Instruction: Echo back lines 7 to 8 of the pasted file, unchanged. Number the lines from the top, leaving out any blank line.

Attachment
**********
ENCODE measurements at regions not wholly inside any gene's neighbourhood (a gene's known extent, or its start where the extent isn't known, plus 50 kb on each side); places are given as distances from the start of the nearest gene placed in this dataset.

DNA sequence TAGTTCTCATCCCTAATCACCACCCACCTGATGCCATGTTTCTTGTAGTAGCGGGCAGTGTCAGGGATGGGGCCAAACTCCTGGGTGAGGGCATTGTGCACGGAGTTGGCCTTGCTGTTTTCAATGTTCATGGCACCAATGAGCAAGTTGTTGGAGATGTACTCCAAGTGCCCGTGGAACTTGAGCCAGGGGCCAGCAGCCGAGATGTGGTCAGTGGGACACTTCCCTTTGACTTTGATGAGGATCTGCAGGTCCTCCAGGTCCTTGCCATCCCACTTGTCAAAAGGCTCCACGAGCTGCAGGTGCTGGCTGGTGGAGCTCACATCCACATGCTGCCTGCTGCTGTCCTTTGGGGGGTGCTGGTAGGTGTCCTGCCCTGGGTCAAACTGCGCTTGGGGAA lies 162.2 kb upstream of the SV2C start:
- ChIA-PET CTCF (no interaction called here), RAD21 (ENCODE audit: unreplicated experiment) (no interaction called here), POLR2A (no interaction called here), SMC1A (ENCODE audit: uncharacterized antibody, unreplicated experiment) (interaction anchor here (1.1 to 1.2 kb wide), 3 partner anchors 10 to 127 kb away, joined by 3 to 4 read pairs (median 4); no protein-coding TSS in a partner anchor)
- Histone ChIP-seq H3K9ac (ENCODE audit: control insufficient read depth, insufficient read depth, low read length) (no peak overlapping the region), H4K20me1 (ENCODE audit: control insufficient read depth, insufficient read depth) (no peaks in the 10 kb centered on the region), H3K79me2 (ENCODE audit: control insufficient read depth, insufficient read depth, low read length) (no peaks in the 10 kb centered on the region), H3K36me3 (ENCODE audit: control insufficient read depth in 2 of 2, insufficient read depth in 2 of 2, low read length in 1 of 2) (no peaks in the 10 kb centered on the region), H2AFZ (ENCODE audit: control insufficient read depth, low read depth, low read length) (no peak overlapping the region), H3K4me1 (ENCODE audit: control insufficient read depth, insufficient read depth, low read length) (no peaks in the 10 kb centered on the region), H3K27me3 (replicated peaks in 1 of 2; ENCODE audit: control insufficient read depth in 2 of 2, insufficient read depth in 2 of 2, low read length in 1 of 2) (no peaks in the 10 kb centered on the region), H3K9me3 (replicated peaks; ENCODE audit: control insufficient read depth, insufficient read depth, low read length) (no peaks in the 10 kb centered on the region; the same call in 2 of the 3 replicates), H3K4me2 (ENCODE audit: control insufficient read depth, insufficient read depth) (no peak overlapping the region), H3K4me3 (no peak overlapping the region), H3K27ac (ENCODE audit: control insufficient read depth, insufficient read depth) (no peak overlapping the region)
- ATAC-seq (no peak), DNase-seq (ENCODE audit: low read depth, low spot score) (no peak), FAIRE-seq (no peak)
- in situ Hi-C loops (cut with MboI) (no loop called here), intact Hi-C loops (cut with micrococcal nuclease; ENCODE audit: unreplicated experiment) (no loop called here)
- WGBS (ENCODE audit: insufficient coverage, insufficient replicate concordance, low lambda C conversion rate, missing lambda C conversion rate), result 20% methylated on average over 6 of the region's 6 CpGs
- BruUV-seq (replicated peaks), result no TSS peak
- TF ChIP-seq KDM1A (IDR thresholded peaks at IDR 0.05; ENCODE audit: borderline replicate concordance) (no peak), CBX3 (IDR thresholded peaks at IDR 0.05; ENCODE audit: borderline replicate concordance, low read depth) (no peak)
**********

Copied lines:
- WGBS (ENCODE audit: insufficient coverage, insufficient replicate concordance, low lambda C conversion rate, missing lambda C conversion rate), result 20% methylated on average over 6 of the region's 6 CpGs
- BruUV-seq (replicated peaks), result no TSS peak